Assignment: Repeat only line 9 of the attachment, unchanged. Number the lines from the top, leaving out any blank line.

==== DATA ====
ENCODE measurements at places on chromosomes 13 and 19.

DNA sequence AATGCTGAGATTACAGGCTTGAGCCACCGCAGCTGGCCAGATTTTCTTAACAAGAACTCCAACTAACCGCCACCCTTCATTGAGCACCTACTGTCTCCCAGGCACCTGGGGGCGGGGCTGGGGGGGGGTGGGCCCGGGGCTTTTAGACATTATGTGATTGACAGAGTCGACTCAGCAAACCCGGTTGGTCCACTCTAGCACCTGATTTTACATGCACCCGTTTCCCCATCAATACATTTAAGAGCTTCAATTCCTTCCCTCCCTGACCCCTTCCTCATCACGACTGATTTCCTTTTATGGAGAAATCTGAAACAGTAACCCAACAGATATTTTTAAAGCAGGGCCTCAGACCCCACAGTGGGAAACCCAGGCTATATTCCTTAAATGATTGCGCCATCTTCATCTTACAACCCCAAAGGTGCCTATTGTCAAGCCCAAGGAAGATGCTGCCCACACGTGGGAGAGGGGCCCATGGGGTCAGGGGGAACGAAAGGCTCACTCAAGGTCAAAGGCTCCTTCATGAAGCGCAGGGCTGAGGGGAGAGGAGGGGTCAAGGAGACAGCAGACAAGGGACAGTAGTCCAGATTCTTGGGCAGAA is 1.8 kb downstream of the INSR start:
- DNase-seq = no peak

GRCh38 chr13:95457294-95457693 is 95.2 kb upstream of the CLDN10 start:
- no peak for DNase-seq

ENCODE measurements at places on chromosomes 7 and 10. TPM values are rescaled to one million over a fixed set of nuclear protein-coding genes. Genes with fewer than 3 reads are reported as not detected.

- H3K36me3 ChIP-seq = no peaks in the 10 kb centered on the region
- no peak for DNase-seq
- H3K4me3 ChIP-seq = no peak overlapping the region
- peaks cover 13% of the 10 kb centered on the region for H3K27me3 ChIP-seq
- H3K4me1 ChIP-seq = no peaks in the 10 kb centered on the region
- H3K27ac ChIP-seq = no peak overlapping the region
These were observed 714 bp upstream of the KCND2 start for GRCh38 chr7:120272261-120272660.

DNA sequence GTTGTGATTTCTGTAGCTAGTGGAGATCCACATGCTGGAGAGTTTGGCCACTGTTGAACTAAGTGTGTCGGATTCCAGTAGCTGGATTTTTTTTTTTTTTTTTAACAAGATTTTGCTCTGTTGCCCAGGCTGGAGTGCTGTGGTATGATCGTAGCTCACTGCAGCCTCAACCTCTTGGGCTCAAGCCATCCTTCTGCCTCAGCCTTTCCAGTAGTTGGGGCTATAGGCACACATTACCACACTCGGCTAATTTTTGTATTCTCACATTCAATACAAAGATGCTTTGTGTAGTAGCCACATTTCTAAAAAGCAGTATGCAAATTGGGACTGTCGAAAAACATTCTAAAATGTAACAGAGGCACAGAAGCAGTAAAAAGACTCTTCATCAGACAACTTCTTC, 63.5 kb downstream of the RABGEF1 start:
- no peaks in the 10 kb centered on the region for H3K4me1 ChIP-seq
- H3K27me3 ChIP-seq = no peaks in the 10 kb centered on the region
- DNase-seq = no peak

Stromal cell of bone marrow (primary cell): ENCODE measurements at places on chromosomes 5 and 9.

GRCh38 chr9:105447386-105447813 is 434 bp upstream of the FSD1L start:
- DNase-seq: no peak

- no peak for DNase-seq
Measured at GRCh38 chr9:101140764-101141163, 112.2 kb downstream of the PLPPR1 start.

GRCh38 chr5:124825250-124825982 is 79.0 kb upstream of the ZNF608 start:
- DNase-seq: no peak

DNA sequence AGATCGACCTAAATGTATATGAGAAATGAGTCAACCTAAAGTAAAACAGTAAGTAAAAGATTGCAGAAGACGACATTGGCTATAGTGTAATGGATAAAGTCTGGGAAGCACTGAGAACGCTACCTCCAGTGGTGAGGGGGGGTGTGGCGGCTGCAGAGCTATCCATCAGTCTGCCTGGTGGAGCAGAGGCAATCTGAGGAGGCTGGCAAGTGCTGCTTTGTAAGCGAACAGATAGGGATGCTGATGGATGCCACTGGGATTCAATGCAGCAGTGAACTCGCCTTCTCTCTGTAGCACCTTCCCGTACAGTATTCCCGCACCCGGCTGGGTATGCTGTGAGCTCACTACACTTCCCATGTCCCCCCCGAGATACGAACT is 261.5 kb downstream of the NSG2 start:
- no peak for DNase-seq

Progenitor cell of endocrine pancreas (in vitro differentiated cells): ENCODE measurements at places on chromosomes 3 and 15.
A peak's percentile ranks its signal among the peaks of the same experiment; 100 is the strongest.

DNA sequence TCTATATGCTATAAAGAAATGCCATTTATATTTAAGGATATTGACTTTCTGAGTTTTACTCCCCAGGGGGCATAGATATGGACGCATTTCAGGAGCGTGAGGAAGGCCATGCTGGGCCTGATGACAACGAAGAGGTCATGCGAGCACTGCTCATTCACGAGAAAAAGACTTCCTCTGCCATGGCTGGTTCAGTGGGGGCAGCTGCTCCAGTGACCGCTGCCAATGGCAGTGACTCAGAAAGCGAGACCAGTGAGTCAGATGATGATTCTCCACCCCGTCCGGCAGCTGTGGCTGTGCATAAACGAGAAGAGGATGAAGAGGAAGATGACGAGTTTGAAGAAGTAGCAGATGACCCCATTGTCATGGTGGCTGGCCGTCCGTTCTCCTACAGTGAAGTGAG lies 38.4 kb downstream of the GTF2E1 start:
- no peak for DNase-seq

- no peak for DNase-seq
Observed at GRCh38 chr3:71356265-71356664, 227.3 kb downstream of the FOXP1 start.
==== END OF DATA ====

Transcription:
- H3K4me3 ChIP-seq = no peak overlapping the region